Waxwings are surprisingly small birds, similar in size to Starlings, to which they also resemble in flight, as they flock and have pointy, triangular wings. At close range there is no mistaking them, with their soft plumage, characteristic crest and 'zorro' mask. At even closer range, you might get to see the striking bright scarlet waxy drops and yellow streaks adorning their wings. They do look smart.
 As most fruit eaters, Waxwings need to eat a large number of berries to survive - an estimation was double their body weight in berries. A flock can quickly strip down a tree. When not feeding, they like to sit atop trees, preening and just looking around, while constantly chattering, a pleasing cricket-like and jingly call.

A large flock of Waxwings resting and preening.
The top of this Rowan has already been stripped, but there are still plenty of berries at the bottom of the tree, which are harder to reach 
A circling flock of Waxwings deciding where to stop
 These three were looking up nervously, might well have been keeping an eye on the Sparrowhawk soaring above them.
The flock I was watching was resting on a Rowan tree and the birds were not quite daring to do to the bottom of the tree to start eating. They increased the rhythm of they calls like they were agreeing on something, and took to the wing. I am so pleased I finally managed to catch up with them. Bon voyage!

More information

Barbara and David Snow (1988) Birds and Berries. T & AD Poyser. 268 pp.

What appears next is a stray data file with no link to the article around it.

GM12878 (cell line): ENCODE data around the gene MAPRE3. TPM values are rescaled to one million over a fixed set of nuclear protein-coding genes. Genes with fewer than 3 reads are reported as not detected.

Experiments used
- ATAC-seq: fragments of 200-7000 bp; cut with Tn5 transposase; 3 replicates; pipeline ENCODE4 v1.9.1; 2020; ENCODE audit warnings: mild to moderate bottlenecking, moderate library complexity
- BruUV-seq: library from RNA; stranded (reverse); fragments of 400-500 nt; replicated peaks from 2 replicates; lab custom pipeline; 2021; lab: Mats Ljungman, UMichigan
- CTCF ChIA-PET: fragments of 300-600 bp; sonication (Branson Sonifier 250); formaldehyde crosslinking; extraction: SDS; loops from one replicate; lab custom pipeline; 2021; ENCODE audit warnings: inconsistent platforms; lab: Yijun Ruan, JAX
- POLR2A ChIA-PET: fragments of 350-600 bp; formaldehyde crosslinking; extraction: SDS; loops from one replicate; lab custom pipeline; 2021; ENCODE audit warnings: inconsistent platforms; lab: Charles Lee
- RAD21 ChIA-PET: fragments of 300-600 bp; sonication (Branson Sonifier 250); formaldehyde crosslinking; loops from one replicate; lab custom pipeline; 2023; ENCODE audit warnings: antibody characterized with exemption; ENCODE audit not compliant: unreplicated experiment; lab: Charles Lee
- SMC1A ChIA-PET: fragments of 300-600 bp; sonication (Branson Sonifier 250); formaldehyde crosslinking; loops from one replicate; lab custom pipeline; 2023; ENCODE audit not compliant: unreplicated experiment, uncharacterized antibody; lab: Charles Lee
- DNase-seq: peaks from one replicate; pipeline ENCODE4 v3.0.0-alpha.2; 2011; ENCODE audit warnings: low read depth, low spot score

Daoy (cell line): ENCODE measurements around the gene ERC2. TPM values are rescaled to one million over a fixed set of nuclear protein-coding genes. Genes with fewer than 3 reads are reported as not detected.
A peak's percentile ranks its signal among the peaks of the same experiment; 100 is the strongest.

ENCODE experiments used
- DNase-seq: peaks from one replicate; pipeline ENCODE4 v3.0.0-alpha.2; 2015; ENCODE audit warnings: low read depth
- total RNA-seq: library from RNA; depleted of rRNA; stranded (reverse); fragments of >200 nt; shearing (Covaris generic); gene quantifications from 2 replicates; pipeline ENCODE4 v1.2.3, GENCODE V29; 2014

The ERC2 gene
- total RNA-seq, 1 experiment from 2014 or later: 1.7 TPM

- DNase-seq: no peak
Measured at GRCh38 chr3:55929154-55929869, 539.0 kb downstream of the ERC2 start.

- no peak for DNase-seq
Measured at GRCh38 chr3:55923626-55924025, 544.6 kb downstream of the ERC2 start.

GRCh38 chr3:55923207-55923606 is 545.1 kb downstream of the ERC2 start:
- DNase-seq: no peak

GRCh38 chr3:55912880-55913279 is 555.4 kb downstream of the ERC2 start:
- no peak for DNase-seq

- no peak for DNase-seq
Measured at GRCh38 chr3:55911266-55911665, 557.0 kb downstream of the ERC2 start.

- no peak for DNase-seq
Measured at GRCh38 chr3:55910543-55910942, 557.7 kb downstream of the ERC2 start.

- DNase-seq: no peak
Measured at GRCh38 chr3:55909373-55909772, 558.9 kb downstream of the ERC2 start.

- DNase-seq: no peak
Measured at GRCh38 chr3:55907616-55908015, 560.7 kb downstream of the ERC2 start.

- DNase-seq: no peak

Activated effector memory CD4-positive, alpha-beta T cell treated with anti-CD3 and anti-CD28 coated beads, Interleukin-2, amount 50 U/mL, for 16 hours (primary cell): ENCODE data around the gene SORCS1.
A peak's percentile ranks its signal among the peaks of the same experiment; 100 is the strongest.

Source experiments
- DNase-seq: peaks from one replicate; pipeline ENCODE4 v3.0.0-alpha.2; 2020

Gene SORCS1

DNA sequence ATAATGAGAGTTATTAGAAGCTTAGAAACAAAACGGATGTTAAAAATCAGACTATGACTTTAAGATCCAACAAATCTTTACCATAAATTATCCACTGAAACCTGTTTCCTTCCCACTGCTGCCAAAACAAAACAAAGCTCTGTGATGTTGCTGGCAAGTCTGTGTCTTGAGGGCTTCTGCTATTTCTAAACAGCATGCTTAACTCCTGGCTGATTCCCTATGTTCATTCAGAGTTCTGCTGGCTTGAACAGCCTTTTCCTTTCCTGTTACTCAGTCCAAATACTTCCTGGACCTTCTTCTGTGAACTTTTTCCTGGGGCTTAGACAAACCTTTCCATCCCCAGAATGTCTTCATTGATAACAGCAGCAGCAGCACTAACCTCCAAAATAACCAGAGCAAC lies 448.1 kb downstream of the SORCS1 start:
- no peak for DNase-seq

Ian Newton (2006) Advances in the study of irruptive migration. Ardea 94, 433-460.

Koenig, W., & Knops, J. (2001). Seed-crop size and eruptions of North American boreal seed-eating birds Journal of Animal Ecology, 70 (4), 609-620 DOI: 10.1046/j.1365-2656.2001.00516.x

Saturday, 3 November 2012

Food hoarding Coal Tits

ResearchBlogging.orgOne of the things I enjoy the most about watching birds is that even familiar species often surprise me with behaviour I have not seen before. I watched birds feeding on seed and peanut feeders a few days ago. A pair of Coal Tits, Periparus ater, showed their usual energetic prowess: a constant back and forth between the feeders, quickly snatching a seed and then flying away, to return within a few seconds later for another one. This time though, I could see where the Coal Tits were going and they were not flying away from the feeder to eat their seed in solitude, without the hassle of the larger birds, instead, they were storing the seeds: on the ground, pushing the seed into the soil, in the cracks in the pavement, on branches, in a conifer bush or in pots.